The most recent example is Hormel’s $3.35 billion acquisition of the Planters snack nut portfolio from Kraft-Heinz (KHC). The acquisition fits perfectly into Hormel’s long-held acquisition strategy.

Source: Investor Presentation

The deal is expected to provide Hormel with a $560 million tax benefit, for a net price of $2.79 billion. The portfolio produced $1 billion in sales in 2020 and should reach Hormel’s longterm organic growth target. Hormel expects to see synergies of $50 million to $60 million annually to be realized by 2024 from the Planters acquisition. 

Moving forward, we expect 6% annualized earnings per share growth over the next half decade.

Competitive Advantages & Recession Performance

Hormel has a number of operational advantages. First, it operates in a wide variety of food businesses, which are very stable. Everyone has to eat, which provides the company with a certain level of demand, even during recessions.

In addition, Hormel’s products are affordable for everyone, so stability should shine through during tough economic times.

In addition, Hormel has many strong brands, which gives the company pricing power. In all, Hormel has the #1 or #2 position in over 40 of its brands.

Its popular products make it difficult for competing food companies to take market share. In fact, Hormel has been in that enviable leadership position for years, so it is certainly a lasting advantage.

Hormel’s competitive advantages provide the company with a recession-resistant business model. Hormel’s earnings-per-share during the Great Recession are below:

As you can see, Hormel experienced a mild earnings decline in 2008, then racked up two consecutive years of 20%+ earnings growth. We expect Hormel to perform very well whenever the next recession strikes.

Valuation & Expected Returns

We expect Hormel to generate an adjusted EPS of $1.90 for fiscal 2023. Based on this, the stock trades for a price-to-earnings ratio of 23.8. This is well above Hormel’s 10-year average price-to-earnings ratio. We view fair value for Hormel at a P/E of 22.

As a result, it appears Hormel is overvalued. If the P/E retraces to 22 over the next five years, it would reduce annual returns by 1.6% per year.

While the stock is not likely to see a higher valuation multiple, it can still generate somewhat positive returns from earnings growth and dividends. Including expected EPS growth of 6% and the 2.4% dividend yield, total returns are estimated at 6.8% per year.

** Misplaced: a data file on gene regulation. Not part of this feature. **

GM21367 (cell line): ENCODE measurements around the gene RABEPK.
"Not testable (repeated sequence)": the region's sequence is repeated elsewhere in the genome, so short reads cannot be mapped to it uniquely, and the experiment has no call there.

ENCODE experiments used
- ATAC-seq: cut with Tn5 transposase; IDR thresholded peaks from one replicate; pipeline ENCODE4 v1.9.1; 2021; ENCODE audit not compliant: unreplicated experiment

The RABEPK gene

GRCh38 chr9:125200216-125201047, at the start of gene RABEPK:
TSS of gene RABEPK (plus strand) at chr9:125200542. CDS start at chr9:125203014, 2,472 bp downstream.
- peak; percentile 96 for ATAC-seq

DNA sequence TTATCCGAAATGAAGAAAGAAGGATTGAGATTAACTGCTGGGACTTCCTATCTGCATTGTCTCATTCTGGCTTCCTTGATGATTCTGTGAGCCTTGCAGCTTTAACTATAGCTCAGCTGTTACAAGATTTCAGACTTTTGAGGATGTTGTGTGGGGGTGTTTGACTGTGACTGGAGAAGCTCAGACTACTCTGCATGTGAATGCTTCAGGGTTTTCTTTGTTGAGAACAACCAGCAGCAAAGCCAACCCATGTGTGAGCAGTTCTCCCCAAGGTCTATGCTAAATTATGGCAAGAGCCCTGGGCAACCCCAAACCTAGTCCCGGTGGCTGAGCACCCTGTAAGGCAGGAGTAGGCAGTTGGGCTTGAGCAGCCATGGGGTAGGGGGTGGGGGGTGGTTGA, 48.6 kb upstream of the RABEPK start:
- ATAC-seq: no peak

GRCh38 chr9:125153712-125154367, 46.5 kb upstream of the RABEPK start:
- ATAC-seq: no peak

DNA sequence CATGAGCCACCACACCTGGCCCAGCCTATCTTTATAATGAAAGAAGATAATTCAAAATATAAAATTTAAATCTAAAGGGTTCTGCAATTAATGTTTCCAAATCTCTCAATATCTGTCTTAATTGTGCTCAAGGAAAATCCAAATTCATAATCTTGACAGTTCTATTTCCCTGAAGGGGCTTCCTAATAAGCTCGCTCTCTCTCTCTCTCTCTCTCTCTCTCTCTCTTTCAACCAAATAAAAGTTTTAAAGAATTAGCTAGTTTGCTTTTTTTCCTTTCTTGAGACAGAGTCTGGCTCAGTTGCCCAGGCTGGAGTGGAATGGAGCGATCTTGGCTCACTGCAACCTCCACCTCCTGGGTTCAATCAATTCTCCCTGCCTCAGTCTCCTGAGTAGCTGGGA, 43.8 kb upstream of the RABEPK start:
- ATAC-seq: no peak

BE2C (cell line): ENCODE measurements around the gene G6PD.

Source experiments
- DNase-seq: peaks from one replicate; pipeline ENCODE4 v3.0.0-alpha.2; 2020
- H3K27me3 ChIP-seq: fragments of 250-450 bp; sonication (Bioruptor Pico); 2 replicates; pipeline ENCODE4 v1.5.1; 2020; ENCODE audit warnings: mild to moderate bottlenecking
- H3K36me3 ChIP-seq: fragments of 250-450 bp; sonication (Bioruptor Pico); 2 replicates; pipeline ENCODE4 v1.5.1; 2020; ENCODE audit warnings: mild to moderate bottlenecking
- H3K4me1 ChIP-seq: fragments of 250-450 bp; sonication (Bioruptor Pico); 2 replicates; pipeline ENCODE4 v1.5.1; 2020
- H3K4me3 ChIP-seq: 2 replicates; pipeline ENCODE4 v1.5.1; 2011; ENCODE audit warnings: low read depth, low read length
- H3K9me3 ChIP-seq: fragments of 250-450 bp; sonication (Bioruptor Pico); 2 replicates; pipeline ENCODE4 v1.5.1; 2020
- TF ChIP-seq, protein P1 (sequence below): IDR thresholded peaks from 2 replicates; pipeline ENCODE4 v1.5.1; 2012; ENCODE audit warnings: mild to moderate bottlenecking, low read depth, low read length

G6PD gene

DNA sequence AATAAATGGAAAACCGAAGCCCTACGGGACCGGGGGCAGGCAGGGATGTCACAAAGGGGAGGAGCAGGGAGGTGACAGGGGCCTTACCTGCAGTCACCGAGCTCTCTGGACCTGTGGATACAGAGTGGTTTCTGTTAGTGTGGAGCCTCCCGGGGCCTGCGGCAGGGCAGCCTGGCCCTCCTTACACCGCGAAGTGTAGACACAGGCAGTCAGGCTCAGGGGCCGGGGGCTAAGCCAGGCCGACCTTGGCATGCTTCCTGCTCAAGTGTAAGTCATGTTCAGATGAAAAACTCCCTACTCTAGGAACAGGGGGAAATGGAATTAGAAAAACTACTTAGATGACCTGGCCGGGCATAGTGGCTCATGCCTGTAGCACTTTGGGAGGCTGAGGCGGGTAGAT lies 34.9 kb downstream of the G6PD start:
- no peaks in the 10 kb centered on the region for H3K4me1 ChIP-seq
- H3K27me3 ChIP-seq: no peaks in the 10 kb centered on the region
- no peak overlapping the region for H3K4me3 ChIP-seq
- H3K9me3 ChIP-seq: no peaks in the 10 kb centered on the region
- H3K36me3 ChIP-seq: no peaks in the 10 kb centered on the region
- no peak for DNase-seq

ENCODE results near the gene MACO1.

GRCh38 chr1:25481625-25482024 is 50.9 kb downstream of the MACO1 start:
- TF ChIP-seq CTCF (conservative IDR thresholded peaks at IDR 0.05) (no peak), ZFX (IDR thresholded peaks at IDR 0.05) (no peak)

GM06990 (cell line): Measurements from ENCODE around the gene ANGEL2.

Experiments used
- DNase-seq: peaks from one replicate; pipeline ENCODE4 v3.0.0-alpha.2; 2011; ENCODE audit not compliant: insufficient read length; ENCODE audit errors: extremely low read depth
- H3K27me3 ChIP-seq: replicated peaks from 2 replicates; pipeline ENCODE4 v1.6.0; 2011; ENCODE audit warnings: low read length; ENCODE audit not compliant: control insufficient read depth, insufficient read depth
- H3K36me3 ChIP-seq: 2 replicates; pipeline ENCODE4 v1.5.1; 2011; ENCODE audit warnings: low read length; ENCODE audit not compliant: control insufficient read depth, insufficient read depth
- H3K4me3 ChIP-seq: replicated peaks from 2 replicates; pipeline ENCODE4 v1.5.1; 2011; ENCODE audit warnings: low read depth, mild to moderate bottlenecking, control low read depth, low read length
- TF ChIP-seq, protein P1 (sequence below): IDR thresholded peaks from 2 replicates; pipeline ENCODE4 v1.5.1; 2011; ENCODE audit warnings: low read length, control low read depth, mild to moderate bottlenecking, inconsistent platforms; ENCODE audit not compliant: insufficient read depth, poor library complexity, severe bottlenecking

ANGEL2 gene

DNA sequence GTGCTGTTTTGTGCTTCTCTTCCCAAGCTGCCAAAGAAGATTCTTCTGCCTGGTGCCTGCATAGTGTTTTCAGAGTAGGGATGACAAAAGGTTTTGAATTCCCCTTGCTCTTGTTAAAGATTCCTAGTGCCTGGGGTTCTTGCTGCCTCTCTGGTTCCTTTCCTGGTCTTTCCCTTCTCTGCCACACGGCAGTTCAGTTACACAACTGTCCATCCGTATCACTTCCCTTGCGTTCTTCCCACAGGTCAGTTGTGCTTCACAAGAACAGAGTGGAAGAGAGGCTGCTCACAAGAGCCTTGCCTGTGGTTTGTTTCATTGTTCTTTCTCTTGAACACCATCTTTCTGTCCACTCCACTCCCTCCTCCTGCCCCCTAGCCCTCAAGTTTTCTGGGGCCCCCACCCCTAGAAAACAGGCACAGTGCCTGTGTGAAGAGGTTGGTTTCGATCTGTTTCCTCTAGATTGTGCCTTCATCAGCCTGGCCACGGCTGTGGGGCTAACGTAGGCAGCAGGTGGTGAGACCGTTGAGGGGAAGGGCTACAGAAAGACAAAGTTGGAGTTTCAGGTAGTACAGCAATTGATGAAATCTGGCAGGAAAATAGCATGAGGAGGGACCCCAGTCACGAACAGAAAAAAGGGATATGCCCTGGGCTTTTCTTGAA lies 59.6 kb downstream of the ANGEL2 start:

The company’s dividend is very safe and will almost certainly continue to grow for many years, but given that the total return profile is not great, we rate Hormel a Hold.

We would be apt to upgrade Hormel to a buy if the valuation weren’t so high, but until that happens, we view it as a Hold.

Final Thoughts

Hormel has paid consecutive quarterly dividends without interruption since it became a public company in 1928. It has established one of the longest streaks of dividend increases in the market, and it is a Dividend King.

Consumer staples stocks, particularly food companies with strong brands, enjoy steady demand and pricing power. There is no question that Hormel has a strong business with a high-quality brand portfolio.

However, the stock is overvalued, meaning investors buying at this price level are likely to receive fairly unimpressive total returns. Even with projected EPS growth and dividends, overvaluation means the stock is pricing in too much growth today.

Additionally, the following Sure Dividend databases contain the most reliable dividend growers in our investment universe:

If you’re looking for stocks with unique dividend characteristics, consider the following Sure Dividend databases:

The major domestic stock market indices are another solid resource for finding investment ideas. Sure Dividend compiles the following stock market databases and updates them monthly: